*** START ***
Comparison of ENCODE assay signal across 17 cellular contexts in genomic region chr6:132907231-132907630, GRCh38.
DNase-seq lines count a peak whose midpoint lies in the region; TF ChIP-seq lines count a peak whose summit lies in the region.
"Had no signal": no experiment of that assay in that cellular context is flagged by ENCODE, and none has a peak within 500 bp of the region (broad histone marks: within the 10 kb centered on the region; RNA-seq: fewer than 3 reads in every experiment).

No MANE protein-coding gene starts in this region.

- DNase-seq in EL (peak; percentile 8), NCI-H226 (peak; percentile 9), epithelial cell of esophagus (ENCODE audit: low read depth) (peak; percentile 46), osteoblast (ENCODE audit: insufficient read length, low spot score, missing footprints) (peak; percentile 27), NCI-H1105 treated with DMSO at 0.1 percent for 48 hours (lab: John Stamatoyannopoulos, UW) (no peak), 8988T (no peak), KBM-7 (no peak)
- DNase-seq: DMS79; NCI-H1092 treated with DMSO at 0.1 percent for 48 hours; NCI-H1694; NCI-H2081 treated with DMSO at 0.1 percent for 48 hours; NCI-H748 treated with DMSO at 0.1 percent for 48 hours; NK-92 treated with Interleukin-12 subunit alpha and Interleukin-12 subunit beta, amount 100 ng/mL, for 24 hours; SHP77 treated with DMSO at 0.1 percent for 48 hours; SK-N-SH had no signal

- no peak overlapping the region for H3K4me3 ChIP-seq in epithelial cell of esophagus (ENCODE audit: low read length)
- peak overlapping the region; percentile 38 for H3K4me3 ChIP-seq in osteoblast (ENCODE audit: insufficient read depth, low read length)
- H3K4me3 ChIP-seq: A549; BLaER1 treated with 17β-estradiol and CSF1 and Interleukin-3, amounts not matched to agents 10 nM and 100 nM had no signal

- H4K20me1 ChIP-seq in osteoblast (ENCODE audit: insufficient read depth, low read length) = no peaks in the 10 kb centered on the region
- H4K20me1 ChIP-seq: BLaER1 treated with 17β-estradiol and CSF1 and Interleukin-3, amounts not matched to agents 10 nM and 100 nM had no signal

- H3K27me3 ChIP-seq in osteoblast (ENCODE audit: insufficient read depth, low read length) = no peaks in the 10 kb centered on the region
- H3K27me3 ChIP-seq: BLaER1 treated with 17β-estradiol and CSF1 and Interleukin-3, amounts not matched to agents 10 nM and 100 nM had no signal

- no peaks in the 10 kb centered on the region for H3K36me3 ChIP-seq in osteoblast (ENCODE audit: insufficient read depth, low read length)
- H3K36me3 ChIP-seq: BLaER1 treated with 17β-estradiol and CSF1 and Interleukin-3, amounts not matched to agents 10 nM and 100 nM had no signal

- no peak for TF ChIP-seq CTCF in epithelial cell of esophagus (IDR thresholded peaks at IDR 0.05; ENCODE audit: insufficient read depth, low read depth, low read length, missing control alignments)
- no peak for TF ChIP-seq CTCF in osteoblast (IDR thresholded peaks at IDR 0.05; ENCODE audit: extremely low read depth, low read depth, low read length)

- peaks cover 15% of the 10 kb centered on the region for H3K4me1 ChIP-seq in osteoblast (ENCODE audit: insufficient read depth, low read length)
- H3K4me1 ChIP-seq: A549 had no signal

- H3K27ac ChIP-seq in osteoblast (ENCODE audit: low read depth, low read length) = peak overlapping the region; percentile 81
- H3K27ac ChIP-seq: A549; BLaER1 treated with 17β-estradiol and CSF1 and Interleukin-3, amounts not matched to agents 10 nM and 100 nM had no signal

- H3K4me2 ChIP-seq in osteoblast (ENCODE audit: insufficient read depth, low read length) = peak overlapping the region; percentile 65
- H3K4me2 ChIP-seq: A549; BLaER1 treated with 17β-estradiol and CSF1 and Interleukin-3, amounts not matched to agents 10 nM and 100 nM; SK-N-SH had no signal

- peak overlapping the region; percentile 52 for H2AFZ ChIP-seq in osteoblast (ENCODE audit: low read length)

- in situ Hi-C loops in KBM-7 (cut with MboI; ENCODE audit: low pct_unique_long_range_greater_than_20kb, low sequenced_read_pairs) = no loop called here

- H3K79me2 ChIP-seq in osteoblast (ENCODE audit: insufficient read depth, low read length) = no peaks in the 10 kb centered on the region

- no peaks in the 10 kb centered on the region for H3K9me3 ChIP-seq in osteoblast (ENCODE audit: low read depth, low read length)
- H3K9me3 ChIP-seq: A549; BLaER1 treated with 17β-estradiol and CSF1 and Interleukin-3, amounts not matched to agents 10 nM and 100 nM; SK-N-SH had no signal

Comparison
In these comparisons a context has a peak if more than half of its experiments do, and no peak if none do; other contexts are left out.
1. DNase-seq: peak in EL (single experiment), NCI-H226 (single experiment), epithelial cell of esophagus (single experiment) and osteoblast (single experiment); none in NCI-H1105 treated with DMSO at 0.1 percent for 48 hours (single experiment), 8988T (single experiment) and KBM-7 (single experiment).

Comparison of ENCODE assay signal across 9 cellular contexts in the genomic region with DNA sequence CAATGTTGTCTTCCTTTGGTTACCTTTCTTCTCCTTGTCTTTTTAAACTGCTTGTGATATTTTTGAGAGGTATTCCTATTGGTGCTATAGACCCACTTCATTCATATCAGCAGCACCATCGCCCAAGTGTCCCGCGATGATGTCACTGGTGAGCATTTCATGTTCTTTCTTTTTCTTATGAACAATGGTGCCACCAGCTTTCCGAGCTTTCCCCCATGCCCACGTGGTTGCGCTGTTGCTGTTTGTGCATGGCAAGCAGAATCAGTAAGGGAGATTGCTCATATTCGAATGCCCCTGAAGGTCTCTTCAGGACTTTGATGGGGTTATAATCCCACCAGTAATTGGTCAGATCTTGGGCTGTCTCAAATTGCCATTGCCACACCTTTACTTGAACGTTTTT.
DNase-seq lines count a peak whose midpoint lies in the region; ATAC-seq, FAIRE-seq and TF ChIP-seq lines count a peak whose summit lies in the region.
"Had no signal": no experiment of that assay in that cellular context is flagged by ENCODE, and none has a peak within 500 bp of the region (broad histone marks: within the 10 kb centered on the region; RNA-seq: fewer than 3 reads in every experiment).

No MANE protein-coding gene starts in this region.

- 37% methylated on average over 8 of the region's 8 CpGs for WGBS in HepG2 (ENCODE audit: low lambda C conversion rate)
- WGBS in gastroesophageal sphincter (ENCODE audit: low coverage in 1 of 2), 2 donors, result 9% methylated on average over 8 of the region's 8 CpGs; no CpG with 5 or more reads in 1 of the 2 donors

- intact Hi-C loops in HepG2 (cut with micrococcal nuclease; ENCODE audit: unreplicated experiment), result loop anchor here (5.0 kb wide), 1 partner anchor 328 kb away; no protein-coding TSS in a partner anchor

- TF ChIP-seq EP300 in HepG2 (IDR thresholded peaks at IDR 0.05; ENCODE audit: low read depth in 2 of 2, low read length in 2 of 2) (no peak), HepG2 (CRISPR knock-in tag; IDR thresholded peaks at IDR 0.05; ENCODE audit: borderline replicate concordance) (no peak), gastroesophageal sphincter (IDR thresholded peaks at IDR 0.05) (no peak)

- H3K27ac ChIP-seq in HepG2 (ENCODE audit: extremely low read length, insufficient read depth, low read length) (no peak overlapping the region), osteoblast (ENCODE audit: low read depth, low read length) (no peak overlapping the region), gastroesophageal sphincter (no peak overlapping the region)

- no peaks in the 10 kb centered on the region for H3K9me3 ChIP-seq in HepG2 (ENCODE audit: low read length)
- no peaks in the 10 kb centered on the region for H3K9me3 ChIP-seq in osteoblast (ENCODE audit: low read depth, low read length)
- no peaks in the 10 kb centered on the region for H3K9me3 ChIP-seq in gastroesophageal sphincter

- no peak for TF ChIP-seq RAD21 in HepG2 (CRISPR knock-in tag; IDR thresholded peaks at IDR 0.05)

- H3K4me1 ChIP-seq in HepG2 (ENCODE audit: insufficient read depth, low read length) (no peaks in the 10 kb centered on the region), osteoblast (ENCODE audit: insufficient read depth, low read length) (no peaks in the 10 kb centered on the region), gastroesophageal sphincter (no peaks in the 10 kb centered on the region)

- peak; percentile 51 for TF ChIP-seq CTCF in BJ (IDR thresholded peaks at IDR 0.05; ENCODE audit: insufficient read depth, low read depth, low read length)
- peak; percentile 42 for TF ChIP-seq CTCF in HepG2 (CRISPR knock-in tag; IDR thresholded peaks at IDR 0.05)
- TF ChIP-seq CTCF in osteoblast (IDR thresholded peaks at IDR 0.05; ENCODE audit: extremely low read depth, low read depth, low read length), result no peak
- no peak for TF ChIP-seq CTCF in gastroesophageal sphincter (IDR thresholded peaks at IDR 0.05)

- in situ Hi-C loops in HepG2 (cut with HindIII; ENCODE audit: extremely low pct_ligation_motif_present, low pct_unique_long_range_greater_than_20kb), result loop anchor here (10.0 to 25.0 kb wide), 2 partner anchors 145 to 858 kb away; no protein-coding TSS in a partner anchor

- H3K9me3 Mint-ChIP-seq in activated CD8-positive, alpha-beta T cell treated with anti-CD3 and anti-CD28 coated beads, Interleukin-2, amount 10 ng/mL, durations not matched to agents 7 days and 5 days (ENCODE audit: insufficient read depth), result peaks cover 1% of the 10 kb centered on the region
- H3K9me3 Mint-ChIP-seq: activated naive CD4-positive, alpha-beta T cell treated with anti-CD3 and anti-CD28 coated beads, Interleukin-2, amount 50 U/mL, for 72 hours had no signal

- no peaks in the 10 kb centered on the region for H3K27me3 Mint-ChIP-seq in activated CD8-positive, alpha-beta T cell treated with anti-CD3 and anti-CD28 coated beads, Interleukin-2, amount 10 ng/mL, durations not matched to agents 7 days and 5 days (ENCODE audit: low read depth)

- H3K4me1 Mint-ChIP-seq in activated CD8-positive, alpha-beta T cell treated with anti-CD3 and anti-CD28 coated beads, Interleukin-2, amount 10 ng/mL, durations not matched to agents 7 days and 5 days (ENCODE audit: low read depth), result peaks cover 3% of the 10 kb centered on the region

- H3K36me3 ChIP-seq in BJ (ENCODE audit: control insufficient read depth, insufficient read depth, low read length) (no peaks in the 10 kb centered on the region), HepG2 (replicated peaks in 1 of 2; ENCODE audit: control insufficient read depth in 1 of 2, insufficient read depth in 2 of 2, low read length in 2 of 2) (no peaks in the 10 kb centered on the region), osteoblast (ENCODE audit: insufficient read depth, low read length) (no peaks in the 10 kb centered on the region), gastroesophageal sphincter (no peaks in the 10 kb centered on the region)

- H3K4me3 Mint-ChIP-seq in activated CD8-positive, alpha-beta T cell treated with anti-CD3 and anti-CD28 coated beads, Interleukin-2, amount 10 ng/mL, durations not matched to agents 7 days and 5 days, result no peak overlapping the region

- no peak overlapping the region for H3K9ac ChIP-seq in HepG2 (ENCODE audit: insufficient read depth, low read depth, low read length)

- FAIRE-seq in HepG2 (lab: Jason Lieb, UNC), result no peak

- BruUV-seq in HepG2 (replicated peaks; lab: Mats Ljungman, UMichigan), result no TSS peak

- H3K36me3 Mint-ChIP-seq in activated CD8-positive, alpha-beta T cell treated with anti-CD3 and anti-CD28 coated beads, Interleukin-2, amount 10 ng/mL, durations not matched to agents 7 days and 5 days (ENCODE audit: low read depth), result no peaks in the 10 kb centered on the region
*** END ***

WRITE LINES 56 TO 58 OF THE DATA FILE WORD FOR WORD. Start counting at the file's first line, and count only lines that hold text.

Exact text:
- H3K4me3 Mint-ChIP-seq in activated CD8-positive, alpha-beta T cell treated with anti-CD3 and anti-CD28 coated beads, Interleukin-2, amount 10 ng/mL, durations not matched to agents 7 days and 5 days, result no peak overlapping the region

- no peak overlapping the region for H3K9ac ChIP-seq in HepG2 (ENCODE audit: insufficient read depth, low read depth, low read length)

- FAIRE-seq in HepG2 (lab: Jason Lieb, UNC), result no peak